Lied, lay or laid?

Hi everyone!

I’ve got an email from a very dedicated student asking for some answers for a couple of exercises in the book and I thought they could be useful for everyone. Here’s the first question:

“Hi Jon,
I have been doing some exercises from  Student Book, but I have questions about:

Page 14, exercise c,f.
In exercise C I filled with “laid”, and in F I did with “lie”.”

First take a look at the following:

A. lay : to put something in a flat or horizontal position, usually carefully or for a particular purpose. As in: ‘She laid the baby on the bed.’ (the past is ‘laid‘ and the past participle is also ‘laid‘). 

B. lieto be in or move into a horizontal position on a surface. As in: ‘I usually lie in bed while I read at night” (This verb is also irregular, its past form is ‘layand its past participle is ‘lain) The example ‘A cat lay in front of the fire.’  takes place in the past.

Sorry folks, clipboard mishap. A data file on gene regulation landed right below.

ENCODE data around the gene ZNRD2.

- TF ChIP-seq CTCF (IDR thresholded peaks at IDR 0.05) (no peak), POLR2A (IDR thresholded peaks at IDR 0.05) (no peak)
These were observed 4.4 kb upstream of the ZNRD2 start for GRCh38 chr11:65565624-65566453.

C. lie:the opposite of telling the truth. As in: ‘I suspect he lies about his age.’ (This verb is regular, its past form is ‘lied‘ and so is its past participle)

So here are the answers for exc. 5 on page 14:

a. ...All I wanted was to lie down and go to sleep. (case B)
b. …so she just laid her hand on his shoulder… (case A)
c. …they found three people lying on the floor. (case B)
d. …I just lay on my back… (case B)
e. I know you lied to me last night! (case C)
f. …my sister and I took turns to lay the table… (case A)

Just to make things interesting, listen to this song by Bob Dylan called ‘Lay, lady lay‘ (Read the lyrics here) Can you spot the language mistake he made?

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5 thoughts on “Lied, lay or laid?

  1. I can spot the language mistake, but only after I read several times the article of the student’s book and the article “lay versus lie” The Grammar Girl, then, the lyrics should be “Lie lady lie, lie across my big brass bed.”

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